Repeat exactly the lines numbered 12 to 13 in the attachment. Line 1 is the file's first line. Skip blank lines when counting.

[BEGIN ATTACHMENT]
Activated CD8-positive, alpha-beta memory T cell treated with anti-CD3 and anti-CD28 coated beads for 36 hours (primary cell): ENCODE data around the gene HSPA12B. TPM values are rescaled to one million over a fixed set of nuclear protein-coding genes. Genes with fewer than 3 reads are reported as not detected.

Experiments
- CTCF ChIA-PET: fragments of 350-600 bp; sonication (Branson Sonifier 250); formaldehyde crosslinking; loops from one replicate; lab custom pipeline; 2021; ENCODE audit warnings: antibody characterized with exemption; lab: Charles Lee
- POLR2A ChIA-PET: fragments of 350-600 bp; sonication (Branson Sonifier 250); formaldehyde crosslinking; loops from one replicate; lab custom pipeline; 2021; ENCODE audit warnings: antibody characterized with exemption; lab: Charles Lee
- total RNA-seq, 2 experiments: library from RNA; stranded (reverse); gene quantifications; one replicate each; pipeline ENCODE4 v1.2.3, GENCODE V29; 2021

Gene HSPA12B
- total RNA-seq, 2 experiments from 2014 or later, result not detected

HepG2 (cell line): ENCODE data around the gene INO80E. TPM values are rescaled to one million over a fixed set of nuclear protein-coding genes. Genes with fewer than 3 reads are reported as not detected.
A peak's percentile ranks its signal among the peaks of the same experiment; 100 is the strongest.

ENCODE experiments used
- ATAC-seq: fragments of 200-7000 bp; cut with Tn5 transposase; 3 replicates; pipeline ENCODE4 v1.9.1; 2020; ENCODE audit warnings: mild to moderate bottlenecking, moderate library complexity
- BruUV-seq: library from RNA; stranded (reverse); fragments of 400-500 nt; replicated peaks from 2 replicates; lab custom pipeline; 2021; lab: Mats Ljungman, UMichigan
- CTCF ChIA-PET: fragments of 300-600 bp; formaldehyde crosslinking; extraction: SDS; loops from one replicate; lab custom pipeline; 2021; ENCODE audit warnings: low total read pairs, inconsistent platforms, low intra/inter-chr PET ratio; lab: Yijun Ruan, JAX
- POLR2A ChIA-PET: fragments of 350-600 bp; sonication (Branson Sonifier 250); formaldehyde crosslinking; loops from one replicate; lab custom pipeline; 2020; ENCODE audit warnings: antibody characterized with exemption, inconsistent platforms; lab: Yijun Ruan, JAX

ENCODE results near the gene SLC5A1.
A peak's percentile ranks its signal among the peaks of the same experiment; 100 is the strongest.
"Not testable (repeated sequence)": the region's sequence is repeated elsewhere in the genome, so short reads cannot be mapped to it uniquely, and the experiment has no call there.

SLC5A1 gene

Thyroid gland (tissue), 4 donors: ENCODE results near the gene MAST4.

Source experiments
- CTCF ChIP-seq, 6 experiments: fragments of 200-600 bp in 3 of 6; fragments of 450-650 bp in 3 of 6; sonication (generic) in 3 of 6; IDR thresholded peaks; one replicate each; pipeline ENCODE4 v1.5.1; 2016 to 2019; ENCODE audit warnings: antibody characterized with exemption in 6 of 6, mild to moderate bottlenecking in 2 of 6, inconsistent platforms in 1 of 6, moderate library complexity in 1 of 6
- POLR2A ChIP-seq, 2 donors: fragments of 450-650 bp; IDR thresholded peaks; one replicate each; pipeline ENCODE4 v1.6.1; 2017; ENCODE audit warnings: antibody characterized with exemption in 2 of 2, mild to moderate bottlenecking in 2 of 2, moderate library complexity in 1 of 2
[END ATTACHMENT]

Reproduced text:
- BruUV-seq: library from RNA; stranded (reverse); fragments of 400-500 nt; replicated peaks from 2 replicates; lab custom pipeline; 2021; lab: Mats Ljungman, UMichigan
- CTCF ChIA-PET: fragments of 300-600 bp; formaldehyde crosslinking; extraction: SDS; loops from one replicate; lab custom pipeline; 2021; ENCODE audit warnings: low total read pairs, inconsistent platforms, low intra/inter-chr PET ratio; lab: Yijun Ruan, JAX